Georgia leader fires Cabinet under pressure

Shevardnadze vows to remain in office amid deepening political crisis

War On Terrorism

The World

November 02, 2001|By Will Englund | Will Englund,SUN FOREIGN STAFF

MOSCOW - Continuing scandals and a new world alignment combined yesterday to send the entire Cabinet of Georgian President Eduard A. Shevardnadze packing. Protesters called for his resignation, too, as the country headed toward a political fracture.

One member of Georgia's Parliament feared an impending coup.

Caught in the backwash of the Sept. 11 terrorist attacks on the United States, Georgia has lived through weeks of tension and pressure, much of it brought to bear by a Russia that no longer feels the need to tread carefully in the Caucasus.

Shevardnadze's government has long pursued a pro-Western and specifically pro-American policy, but U.S. priorities in the region are changed now that Moscow has come on board the anti-terror campaign. Although Georgia represents the only friendly access route from the West to the oil-rich Caspian Sea, Washington is unlikely to seek out a confrontation with Moscow.

Since September, fighting has flared up again in the far northwestern republic of Abkhazia. Georgian and Russian leaders have blamed each other for the renewal of hostilities there after seven years of uneasy peace, but it is Georgia that has begun to show the strain.

Earlier this week, the Georgian security service raided the Rustavi 2 television station - the only independent broadcast outlet in the country and one that has angered the Shevardnadze administration by its recent coverage of the troubles in Abkhazia and by its long-running coverage of corruption within the government.

As thousands of protesters gathered in Tbilisi to defend Rustavi 2, Parliament managed Wednesday to force the resignation of Georgia's security minister, Vakhtang Kutateladze. But yesterday the legislature met in an extraordinary session to consider no-confidence votes on the interior minister and the prosecutor general.

Shevardnadze warned that he would relinquish the presidency if those votes were taken and then late in the day beat Parliament to the punch by telling his entire Cabinet to resign. The parliamentary speaker, Zurab Zhvania, also stepped down.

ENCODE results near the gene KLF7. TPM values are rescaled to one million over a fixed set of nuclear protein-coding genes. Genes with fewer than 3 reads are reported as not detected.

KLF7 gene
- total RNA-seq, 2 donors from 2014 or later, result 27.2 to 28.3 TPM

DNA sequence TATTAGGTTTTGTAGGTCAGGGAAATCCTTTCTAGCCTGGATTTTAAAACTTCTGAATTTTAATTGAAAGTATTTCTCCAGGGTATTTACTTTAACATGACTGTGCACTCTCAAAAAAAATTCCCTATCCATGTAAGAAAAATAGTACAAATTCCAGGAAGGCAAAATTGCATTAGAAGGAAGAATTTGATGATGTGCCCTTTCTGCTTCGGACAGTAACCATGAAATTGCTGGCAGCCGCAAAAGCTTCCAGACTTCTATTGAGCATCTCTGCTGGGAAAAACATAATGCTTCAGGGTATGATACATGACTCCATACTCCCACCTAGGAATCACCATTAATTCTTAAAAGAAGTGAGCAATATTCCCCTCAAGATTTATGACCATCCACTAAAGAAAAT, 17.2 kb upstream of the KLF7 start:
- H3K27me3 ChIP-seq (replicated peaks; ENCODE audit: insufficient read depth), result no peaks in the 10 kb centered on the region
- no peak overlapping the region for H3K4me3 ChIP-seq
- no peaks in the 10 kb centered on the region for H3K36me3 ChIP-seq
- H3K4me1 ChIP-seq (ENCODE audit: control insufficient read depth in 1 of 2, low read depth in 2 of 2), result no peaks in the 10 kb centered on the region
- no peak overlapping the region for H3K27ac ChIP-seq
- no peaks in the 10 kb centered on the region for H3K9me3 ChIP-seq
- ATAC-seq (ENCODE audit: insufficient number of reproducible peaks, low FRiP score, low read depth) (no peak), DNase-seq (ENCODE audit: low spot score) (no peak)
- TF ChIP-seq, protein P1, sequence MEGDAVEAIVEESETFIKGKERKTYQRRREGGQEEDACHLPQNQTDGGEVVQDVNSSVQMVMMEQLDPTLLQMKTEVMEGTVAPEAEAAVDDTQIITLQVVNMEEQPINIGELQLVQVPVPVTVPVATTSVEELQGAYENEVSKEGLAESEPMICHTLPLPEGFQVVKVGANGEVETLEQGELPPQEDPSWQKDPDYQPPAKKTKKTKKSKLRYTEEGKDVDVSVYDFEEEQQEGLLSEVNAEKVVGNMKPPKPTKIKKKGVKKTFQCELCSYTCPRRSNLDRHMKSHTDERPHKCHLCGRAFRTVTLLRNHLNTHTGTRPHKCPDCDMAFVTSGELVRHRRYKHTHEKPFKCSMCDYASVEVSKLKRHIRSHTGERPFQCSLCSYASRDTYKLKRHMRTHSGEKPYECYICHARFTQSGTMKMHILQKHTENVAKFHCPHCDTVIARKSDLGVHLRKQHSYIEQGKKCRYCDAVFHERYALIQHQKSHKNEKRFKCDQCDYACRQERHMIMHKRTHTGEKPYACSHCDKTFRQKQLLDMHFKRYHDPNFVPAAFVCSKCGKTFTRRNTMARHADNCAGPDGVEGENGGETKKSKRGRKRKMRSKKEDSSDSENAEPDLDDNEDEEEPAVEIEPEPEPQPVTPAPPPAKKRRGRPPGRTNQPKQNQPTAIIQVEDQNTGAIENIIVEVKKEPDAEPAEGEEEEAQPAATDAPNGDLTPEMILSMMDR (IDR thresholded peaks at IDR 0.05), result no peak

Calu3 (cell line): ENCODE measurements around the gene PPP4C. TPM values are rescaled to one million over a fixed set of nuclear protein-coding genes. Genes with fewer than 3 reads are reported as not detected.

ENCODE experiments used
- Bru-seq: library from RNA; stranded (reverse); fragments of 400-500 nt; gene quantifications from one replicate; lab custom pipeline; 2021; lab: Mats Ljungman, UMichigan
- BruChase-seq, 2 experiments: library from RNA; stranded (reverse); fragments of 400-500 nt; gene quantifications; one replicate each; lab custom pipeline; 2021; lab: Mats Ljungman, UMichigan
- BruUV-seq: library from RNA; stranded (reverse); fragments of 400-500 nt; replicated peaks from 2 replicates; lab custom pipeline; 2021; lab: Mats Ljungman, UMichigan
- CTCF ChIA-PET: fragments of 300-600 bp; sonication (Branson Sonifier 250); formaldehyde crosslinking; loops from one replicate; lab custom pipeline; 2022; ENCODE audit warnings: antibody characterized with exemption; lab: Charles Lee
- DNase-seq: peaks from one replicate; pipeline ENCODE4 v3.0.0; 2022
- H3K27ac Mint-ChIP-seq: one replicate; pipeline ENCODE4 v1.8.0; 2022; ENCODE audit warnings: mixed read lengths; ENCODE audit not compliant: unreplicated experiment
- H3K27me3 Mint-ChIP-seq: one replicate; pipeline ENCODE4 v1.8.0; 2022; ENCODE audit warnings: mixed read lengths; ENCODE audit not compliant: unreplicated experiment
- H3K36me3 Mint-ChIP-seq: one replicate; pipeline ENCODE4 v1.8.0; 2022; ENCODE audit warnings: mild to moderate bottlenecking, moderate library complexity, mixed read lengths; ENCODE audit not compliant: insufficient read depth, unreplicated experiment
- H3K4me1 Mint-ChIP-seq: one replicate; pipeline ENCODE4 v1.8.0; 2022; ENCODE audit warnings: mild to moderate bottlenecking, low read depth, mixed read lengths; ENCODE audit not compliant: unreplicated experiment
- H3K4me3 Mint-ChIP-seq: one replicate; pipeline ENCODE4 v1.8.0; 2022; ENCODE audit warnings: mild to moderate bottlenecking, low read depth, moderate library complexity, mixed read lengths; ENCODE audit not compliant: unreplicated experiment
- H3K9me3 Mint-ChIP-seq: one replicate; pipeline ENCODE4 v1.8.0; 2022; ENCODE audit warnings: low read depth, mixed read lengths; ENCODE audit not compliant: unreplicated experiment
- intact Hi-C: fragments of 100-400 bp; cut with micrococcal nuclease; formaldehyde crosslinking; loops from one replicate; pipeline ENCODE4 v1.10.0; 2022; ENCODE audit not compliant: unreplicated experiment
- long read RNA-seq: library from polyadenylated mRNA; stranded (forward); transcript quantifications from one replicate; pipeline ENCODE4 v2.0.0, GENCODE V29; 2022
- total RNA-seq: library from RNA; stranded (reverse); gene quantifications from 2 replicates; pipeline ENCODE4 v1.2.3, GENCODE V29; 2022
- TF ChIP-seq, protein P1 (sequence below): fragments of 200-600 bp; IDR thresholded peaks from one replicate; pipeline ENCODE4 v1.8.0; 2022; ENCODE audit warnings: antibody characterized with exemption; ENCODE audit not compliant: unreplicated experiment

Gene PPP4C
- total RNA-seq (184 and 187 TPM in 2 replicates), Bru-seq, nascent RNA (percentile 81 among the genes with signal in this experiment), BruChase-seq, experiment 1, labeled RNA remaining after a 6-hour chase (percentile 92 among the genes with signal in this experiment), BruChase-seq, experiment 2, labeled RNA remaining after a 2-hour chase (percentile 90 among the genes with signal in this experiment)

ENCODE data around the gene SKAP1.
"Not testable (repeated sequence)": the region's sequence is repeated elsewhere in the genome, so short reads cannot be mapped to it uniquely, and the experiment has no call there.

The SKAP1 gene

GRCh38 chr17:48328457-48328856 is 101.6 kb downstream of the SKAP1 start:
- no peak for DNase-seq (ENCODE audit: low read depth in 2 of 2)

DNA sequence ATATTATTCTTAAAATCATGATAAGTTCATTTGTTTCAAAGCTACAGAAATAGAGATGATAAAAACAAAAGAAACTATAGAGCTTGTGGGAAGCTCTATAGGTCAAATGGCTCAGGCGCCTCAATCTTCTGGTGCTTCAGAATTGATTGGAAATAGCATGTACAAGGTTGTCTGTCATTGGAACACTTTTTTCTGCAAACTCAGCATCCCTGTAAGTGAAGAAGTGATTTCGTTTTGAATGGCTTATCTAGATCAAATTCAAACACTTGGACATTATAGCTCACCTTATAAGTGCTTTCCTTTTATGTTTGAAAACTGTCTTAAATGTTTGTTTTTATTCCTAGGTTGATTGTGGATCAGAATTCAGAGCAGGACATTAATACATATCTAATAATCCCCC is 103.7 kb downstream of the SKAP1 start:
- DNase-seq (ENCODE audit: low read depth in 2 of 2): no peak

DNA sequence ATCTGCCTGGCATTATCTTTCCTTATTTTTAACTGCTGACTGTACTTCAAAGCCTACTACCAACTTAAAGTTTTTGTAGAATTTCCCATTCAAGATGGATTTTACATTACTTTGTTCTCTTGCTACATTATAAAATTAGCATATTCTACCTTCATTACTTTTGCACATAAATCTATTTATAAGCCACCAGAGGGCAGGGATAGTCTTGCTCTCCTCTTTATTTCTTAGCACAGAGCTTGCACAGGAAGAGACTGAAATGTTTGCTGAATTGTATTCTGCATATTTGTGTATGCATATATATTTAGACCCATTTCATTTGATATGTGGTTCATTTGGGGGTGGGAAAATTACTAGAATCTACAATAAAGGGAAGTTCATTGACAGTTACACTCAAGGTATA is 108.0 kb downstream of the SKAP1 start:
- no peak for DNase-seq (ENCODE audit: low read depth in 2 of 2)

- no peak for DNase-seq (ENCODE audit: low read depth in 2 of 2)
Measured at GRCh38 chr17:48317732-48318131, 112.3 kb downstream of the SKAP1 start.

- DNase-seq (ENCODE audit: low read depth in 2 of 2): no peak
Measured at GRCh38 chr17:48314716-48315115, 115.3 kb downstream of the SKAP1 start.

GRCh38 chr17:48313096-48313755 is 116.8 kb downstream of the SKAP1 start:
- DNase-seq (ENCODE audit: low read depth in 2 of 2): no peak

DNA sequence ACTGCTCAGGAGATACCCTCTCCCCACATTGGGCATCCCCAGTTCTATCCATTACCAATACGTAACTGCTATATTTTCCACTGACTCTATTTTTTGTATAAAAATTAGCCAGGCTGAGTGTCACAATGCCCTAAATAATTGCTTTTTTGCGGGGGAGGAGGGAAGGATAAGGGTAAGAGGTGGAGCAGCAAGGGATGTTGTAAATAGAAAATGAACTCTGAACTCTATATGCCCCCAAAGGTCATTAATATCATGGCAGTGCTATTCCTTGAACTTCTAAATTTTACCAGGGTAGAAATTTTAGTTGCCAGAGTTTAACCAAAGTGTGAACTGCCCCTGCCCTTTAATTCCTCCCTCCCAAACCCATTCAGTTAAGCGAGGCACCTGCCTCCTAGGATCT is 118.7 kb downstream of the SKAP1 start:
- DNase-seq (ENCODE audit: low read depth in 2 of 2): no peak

Shevardnadze said, however, that he would stay in office.

"I must oversee the process of structural changes in the leadership of the country," he said. "I do not intend to put on my hat and go home."

Shevardnadze said that freedom of speech was not under threat. The security service said the raid on the television station had been an attempt to uncover evidence of tax evasion - a crime that is universally practiced by companies doing business in Georgia.

None of those who turned out in front of Parliament yesterday were buying that explanation. Even after the resignation of the Cabinet was announced, protesters remained outside the building. Many were demanding that Shevardnadze be replaced by Michael Saakashvili, a former justice minister who had resigned earlier in protest over government corruption.

Saakashvili flew to Tbilisi from Moscow yesterday and declared at the protest rally that a "new national movement" was beginning. He called for immediate elections of a new Parliament.

Elena Tevdoradze, chairwoman of Parliament's Human Rights Committee, said she feared that forces within the military might try to launch a coup within the next few days. The protests, she said, are starting to unnerve the generals.

For now, though, Shevardnadze must try to work with the old Parliament to form a new government. It may not be an easy task - particularly if Russia steps up the pressure.

In the late 1980s, Shevardnadze served as Soviet foreign minister in Moscow under Mikhail S. Gorbachev and was in many ways the architect of the end of the Cold War. He resigned in late 1990, warning that "dark forces" were about to undo Gorbachev's reforms.

After the breakup of the Soviet Union in 1991 and a civil war in his native Georgia, Shevardnadze returned to Tbilisi and accepted the role of president. A small troubled country on the southern slope of the Caucasus Mountains, the newly independent Georgia suddenly found itself with a world-famous statesman as its leader.

But Shevardnadze has overseen a descent into acute poverty, pervasive corruption - and widespread disenchantment.

Relations with Russia have never been good, but they've taken a considerable turn for the worse this fall. Moscow accuses Georgia of giving haven to Chechen rebels and has angrily alleged that in the past month a group of those rebels, with financial backing from Osama bin Laden's al-Qaida organization, had left the Georgia-Chechnya border region and moved west toward Abkhazia, and perhaps toward Russia itself.

Georgia has countered with accusations that Russia is trying to stir up trouble as a way of extending its influence and is using the new worldwide fight against terror as a pretext.

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